I recommend that the English.SE will be a better place to receive grammatical explanations. The antecedent of "He who" is the mystery of godliness. The reason He has been supplied in the English versions with the relative pronoun is merely for either for smoothness of English or clarification to emphasise that the mystery is Christ. It is a common practice in translation, and sometimes there is necessity to supply words where ellipsis has been used in the Greek.
The argument that "he who" has no predicate was used by 19th century proponents of the Authorised Version to attack the Revised Version. Some argued that the "he who" phrase has neither an antecedent proceeding it to be a relative phrase, nor it has a predicate. The antecedent is clearly "mystery" μυστήριον·, so their argument was that the masculine pronoun cannot be used for the neuter mystery. This is wrong, as the relative subject occasionally takes the gender/case/number of its antecedent or predicate, which is called the rule of attraction. Ex. Col 1:27
what is the riches of the glory of this mystery among the Gentiles, which is Christ in you, the hope of glory. τί τὸ πλοῦτος τῆς δόξης τοῦ μυστηρίου τούτου ἐν τοῖς ἔθνεσιν, ὅ ἐστιν Χριστὸς [some later mss also changes the pronoun to masculine: • ὅς ἐστιν] א (Sinaiticus) C D H I Ψ Byz ς (Textus Receptus)] Textus Receptus also changes the neuter "what" τί τὸ (the riches) to masculine • τίς ὸ] ς
Subject and Predicate:
Pronouns like "Who, He or That" can be a substantive subject of a sentence, and a sentence like "Who/That/It was" can be considered complete. A substantive is a word or a group of words that functions as a noun or noun phrase in a sentence. A substantive clause acts as a noun and can take the place of any noun-role in a sentence, including as a subject. A complete sentence must have a subject and a predicate. Therefore, a sentence like "Who was" or "It is" are complete sentences (in response to a question), with substantives/pronouns serving as the subject and "was/is" as the predicate. Also note, that the name of God means, Rev 1:8 (RV) "I am the Alpha and the Omega, saith the Lord God, which is and which was and which is to come, the Almighty".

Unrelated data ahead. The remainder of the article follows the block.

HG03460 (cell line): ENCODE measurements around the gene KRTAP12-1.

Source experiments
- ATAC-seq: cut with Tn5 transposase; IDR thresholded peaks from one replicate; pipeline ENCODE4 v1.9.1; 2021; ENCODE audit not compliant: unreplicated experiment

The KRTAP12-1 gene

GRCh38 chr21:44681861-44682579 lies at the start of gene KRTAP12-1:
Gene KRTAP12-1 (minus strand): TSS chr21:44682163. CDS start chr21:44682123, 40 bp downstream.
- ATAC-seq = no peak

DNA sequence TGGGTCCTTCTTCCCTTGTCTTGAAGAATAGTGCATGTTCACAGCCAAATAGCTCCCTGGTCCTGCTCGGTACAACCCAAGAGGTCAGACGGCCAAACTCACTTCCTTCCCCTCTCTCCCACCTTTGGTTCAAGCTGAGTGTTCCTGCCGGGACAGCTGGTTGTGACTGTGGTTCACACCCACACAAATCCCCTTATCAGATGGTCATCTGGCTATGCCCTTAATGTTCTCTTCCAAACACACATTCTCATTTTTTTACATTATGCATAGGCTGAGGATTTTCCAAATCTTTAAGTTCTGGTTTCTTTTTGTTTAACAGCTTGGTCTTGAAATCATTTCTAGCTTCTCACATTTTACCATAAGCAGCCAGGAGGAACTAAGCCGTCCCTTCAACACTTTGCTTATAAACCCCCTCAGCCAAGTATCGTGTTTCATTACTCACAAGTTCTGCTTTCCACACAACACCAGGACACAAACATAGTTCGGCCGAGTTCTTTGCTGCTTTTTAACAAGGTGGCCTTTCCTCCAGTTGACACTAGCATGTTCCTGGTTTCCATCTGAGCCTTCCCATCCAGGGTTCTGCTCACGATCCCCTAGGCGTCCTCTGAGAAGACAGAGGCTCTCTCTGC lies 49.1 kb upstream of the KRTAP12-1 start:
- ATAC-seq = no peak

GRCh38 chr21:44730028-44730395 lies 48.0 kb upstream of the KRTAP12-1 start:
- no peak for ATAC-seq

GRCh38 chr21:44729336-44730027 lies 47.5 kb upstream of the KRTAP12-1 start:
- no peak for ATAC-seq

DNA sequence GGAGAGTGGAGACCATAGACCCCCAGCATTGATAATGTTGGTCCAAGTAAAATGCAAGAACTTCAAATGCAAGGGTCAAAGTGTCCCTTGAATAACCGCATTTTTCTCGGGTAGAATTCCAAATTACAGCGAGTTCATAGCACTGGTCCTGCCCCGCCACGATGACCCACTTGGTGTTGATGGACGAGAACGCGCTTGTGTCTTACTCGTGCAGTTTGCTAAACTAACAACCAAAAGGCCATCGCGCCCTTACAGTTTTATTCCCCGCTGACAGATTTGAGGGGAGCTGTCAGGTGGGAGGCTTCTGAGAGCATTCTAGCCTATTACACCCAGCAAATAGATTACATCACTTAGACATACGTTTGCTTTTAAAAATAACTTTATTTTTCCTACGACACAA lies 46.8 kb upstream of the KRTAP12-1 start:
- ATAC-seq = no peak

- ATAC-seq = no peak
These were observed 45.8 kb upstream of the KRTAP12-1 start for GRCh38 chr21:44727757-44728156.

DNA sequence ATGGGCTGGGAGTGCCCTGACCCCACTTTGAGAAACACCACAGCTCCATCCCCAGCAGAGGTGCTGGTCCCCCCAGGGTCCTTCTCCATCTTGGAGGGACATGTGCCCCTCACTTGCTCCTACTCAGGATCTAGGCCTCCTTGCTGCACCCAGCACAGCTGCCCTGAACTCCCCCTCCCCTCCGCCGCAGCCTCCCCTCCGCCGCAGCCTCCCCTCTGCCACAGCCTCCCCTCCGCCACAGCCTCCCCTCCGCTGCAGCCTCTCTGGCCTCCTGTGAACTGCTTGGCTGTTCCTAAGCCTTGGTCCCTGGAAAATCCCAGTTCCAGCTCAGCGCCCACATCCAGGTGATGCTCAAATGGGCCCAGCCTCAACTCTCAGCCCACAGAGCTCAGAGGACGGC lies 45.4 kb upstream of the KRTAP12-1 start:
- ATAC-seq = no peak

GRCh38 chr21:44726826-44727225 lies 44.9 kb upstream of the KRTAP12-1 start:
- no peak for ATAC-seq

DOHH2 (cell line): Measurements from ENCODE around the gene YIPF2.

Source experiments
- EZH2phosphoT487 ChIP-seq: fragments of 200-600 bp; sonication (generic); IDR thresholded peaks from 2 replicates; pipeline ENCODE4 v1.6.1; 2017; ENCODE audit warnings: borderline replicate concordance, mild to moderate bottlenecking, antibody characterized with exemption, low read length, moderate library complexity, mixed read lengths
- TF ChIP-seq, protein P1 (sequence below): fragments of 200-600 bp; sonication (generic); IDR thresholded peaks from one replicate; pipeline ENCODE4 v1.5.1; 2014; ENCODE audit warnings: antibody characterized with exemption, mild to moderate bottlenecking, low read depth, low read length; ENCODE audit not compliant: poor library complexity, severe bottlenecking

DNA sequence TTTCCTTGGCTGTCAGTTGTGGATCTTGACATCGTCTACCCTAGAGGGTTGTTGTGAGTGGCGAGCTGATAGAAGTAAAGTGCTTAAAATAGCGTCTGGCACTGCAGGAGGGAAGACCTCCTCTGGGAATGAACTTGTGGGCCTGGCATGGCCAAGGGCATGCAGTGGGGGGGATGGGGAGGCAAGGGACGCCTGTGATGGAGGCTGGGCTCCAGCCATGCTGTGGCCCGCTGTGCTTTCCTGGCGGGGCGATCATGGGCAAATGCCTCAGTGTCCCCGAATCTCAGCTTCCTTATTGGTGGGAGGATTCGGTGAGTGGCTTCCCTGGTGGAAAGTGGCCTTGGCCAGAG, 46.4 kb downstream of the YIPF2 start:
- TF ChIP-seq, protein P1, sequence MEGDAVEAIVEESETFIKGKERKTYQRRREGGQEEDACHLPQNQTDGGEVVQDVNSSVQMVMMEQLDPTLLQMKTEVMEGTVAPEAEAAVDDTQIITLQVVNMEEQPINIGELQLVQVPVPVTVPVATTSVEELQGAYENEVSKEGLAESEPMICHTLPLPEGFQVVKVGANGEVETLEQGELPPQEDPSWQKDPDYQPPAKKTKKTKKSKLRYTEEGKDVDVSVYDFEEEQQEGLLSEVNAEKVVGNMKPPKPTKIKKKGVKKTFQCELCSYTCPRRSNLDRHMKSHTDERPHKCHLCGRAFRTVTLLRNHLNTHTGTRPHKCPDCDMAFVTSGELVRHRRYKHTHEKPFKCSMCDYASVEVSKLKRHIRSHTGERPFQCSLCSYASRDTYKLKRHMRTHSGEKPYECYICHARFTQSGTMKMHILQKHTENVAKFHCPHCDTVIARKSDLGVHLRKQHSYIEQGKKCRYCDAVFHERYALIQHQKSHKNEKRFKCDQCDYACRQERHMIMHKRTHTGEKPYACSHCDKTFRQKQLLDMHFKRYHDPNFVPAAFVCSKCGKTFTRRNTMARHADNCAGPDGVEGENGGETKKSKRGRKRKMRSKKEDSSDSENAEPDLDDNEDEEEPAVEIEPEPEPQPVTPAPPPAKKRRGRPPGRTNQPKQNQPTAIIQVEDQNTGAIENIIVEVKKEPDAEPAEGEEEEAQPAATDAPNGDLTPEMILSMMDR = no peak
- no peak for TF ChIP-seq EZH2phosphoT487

Great is the mystery that he was manifested in flesh; Or "Great is the mystery who/which was manifested". For further clarification, simply supply: Great is the mystery, that (it is) he who was manifested. There is nothing incomplete and ungrammatical here.
Since the subject pronoun He was added for clarification in the RV, that reading may have caused the confusion and awkwardness, which is why the modern versions simplified it by removing the relative pronoun "who".
Wallace writes in his Exegetical Syntax, pp. 341-342 about the interpolation of the pronoun in 1 Tim 3:16 to theos/God: